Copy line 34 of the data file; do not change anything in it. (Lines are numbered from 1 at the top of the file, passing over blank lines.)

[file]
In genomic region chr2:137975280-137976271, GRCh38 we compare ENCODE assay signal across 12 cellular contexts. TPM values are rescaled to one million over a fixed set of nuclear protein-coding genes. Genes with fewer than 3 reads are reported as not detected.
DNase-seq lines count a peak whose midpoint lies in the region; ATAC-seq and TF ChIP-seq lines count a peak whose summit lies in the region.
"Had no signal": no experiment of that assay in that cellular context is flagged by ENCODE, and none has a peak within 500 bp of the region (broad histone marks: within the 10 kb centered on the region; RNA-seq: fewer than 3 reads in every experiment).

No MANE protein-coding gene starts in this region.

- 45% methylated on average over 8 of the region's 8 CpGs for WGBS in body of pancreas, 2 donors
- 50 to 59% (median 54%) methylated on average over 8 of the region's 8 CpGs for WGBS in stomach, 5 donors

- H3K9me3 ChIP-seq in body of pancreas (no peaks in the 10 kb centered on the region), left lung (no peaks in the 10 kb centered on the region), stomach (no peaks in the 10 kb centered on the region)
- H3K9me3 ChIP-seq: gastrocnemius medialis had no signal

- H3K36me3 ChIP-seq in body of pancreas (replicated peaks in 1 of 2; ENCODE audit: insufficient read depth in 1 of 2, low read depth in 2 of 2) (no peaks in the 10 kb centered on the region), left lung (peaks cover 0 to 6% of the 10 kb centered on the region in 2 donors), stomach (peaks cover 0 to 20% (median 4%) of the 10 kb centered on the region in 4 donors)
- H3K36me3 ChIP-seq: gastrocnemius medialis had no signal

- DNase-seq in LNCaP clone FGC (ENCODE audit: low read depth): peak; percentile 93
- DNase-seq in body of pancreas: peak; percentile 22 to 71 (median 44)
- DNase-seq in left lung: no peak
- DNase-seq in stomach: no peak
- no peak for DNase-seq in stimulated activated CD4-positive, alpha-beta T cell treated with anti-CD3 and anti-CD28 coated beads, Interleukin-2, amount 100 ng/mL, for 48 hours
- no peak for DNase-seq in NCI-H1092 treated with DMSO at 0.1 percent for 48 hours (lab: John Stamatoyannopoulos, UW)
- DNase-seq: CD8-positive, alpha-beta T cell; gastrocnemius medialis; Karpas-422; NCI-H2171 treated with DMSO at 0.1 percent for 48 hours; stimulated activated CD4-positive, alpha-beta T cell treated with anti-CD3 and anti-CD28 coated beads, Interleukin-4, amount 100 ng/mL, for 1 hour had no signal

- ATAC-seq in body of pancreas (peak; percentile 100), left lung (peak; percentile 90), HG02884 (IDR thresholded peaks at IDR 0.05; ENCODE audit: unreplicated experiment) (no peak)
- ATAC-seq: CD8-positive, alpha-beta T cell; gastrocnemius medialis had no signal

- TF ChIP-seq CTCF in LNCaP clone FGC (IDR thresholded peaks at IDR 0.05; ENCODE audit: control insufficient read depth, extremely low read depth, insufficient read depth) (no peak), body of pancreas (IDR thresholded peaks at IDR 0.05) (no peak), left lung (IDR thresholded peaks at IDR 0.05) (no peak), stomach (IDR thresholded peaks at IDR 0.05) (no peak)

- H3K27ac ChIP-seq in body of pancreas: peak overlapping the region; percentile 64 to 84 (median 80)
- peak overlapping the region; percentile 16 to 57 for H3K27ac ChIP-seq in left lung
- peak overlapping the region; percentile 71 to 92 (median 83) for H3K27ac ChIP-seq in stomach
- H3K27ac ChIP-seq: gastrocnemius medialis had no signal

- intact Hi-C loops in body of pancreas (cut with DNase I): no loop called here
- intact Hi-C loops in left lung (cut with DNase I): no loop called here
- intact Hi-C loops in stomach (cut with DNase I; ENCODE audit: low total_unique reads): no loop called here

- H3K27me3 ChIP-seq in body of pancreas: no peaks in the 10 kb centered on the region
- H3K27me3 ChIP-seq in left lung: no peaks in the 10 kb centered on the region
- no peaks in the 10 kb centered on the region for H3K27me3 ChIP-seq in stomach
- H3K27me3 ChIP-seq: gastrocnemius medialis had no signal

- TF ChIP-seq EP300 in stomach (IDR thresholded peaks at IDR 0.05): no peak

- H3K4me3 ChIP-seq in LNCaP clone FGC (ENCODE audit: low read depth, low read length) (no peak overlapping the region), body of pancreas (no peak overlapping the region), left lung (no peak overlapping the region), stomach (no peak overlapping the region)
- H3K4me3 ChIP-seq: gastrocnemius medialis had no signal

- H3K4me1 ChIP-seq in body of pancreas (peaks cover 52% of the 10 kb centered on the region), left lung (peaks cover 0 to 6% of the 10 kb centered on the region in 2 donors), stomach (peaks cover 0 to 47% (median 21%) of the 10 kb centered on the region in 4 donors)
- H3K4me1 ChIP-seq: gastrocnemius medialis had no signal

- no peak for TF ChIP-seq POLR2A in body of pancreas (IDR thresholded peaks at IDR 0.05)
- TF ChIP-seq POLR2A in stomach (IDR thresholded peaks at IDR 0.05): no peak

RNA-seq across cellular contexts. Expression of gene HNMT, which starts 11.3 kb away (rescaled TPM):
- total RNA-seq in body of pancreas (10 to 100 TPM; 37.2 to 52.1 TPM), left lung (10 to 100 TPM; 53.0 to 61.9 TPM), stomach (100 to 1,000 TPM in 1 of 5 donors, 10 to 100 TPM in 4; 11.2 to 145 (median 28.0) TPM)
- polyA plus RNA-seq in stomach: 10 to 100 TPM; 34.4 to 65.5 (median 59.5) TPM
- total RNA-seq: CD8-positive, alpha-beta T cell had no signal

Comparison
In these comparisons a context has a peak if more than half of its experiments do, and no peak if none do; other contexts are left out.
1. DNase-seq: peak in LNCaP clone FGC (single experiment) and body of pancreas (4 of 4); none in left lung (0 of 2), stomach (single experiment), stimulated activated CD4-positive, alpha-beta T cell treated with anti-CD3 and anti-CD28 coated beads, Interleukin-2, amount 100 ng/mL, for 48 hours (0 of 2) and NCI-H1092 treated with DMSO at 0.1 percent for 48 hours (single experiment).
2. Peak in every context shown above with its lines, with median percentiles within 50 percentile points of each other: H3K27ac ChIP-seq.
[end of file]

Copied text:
- H3K4me3 ChIP-seq: gastrocnemius medialis had no signal